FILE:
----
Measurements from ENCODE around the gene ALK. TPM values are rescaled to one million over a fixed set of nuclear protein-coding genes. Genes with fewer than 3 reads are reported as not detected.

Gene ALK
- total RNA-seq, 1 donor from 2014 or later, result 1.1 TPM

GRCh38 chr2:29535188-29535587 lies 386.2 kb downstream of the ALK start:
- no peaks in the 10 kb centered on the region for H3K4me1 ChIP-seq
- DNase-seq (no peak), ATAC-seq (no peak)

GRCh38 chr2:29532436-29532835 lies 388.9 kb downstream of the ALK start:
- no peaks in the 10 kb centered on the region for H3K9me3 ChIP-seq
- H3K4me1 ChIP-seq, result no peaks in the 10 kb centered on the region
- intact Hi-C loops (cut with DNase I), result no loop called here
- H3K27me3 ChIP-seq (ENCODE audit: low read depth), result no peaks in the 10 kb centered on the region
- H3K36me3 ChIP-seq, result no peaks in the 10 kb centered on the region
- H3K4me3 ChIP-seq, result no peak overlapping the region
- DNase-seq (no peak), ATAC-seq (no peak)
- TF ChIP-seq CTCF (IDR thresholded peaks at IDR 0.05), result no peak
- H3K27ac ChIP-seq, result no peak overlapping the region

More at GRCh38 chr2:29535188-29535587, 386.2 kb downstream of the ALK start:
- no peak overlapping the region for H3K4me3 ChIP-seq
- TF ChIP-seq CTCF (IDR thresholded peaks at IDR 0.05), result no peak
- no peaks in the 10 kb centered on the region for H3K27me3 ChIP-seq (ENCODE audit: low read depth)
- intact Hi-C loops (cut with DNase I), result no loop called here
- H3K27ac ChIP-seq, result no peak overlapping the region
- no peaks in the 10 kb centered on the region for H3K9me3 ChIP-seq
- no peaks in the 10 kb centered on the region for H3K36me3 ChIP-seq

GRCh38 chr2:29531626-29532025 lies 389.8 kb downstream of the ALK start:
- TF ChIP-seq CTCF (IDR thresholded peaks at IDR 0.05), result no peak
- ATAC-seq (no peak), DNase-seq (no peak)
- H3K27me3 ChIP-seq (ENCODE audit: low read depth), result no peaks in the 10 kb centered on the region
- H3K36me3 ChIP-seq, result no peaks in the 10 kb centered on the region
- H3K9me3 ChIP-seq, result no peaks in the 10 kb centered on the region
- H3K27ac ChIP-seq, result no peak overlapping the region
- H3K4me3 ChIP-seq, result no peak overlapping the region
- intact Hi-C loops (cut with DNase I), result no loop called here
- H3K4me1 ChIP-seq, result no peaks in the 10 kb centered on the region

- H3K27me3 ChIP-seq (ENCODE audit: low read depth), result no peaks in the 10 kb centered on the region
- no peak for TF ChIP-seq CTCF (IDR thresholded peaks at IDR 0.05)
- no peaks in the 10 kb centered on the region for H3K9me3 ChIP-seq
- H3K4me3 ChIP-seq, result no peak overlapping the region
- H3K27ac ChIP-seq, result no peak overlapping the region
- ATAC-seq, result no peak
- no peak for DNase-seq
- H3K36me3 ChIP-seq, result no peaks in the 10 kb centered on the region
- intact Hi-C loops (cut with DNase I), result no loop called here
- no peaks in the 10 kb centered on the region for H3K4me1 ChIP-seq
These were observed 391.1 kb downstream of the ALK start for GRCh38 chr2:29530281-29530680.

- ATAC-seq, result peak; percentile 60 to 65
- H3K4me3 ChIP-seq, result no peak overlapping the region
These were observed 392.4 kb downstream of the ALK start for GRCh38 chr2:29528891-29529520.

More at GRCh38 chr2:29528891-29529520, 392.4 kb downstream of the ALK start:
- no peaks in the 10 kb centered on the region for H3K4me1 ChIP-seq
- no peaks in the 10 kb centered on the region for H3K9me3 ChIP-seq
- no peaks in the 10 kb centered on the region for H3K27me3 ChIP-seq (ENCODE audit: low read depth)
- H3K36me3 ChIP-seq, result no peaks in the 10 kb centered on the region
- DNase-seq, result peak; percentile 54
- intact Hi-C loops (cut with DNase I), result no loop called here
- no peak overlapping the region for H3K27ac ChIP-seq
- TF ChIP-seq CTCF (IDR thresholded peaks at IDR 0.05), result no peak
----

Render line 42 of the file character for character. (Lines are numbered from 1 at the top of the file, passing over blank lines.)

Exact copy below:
- H3K36me3 ChIP-seq, result no peaks in the 10 kb centered on the region